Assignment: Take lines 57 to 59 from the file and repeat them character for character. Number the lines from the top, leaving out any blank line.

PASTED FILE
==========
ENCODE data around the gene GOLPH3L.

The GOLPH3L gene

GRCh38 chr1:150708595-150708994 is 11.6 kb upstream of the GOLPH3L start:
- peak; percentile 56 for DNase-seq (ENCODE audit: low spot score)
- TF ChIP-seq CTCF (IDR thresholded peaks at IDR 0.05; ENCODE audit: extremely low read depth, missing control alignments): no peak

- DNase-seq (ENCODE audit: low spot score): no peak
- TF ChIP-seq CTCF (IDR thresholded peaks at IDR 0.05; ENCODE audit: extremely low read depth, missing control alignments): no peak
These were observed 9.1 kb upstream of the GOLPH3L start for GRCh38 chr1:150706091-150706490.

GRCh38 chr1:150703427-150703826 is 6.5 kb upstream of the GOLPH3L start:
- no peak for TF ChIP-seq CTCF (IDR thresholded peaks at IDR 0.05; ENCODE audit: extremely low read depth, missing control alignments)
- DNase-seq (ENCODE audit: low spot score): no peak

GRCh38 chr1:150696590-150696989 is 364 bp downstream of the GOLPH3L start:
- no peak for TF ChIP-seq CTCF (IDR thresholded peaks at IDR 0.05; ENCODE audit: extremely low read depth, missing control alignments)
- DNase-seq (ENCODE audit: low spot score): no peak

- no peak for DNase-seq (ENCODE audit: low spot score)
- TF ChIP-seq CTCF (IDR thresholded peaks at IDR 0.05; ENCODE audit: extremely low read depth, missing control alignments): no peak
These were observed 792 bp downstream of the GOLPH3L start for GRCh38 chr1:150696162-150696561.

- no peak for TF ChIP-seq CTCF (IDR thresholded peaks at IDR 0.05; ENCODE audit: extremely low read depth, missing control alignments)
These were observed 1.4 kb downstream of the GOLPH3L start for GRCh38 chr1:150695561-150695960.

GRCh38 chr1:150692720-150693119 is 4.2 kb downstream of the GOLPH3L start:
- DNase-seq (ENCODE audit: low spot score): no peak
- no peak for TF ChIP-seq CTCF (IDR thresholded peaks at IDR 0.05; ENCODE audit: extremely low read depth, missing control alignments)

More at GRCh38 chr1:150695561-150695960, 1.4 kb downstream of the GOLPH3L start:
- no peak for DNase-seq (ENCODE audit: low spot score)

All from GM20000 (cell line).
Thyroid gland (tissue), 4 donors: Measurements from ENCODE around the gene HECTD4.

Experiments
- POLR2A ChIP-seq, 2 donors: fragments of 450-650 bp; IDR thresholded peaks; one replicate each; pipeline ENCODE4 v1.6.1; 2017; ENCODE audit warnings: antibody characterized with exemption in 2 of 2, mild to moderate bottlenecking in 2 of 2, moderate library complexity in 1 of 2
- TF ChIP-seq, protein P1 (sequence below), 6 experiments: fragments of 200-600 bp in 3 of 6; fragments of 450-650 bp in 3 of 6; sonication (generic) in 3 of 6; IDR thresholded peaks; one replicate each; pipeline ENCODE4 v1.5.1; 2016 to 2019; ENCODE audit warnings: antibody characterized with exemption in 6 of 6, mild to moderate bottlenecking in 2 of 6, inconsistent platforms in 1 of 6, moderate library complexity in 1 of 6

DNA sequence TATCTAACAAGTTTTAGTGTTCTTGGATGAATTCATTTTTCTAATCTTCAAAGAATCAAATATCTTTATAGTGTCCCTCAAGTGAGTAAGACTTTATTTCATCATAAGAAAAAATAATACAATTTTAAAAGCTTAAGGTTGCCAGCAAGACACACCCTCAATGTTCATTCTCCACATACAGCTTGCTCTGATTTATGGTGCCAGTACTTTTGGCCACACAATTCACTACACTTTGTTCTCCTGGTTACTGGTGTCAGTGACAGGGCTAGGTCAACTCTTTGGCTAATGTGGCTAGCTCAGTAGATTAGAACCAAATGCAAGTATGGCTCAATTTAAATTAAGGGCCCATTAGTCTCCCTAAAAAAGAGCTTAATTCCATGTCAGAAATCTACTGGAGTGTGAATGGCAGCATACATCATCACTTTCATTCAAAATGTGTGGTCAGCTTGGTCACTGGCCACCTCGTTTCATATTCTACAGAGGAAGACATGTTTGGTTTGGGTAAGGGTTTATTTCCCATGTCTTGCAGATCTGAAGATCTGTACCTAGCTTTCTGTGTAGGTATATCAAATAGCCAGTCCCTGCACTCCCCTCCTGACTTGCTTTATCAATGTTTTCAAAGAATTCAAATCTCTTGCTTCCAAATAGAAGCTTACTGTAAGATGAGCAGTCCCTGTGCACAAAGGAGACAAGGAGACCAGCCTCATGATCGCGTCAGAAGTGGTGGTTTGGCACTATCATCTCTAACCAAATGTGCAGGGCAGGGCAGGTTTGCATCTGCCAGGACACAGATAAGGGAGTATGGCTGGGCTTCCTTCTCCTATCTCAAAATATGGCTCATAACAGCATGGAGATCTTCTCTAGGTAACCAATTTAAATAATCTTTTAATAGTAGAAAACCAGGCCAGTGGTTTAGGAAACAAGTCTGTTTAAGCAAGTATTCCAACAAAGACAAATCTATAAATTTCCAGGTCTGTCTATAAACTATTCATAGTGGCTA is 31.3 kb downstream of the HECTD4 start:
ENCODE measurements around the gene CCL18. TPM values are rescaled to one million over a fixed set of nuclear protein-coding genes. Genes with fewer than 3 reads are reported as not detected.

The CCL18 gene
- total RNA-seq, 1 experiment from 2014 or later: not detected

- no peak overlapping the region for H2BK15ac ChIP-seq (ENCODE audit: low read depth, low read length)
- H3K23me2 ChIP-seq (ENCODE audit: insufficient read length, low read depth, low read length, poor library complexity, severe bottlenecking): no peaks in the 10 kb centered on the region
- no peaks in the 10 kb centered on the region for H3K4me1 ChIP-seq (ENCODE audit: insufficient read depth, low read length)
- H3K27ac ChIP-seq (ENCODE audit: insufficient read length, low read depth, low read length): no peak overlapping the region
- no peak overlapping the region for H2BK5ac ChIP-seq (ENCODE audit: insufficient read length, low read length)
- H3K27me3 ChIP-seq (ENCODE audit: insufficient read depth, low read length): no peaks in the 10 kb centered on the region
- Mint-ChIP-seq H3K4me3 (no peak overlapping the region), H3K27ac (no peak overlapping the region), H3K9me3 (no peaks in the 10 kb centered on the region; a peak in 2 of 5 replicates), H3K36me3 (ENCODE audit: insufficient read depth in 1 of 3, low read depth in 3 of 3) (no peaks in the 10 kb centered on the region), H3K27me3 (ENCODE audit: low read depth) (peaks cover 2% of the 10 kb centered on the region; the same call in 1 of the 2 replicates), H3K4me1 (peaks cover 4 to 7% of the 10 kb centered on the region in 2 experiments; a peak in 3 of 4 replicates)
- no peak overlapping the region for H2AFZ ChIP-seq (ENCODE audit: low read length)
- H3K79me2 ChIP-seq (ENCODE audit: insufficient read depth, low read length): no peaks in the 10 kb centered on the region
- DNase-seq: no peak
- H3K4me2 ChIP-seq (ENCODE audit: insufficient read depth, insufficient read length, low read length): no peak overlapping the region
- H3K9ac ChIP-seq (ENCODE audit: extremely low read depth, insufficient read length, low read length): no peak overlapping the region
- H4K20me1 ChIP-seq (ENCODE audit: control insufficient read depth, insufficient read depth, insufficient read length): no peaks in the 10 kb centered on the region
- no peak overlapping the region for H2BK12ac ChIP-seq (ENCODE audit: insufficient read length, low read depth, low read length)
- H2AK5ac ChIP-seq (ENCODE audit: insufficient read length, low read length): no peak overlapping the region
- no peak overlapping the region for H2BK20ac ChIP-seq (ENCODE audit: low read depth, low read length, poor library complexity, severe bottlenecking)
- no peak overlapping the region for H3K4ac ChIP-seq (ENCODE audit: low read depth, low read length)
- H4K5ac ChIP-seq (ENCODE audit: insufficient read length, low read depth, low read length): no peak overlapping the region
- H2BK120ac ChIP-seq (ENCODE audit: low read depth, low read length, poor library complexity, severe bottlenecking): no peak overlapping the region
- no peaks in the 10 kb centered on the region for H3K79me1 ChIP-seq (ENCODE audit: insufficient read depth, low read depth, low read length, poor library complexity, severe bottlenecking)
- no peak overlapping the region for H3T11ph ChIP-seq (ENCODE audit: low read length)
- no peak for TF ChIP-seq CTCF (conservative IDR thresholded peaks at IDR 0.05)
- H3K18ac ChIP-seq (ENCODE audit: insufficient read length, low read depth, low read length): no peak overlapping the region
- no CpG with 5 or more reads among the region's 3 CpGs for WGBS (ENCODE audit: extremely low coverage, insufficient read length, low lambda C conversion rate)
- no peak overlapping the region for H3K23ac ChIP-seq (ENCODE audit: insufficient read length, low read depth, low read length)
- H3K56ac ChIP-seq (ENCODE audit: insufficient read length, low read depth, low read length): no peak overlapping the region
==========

- no CpG with 5 or more reads among the region's 3 CpGs for WGBS (ENCODE audit: extremely low coverage, insufficient read length, low lambda C conversion rate)
- no peak overlapping the region for H3K23ac ChIP-seq (ENCODE audit: insufficient read length, low read depth, low read length)
- H3K56ac ChIP-seq (ENCODE audit: insufficient read length, low read depth, low read length): no peak overlapping the region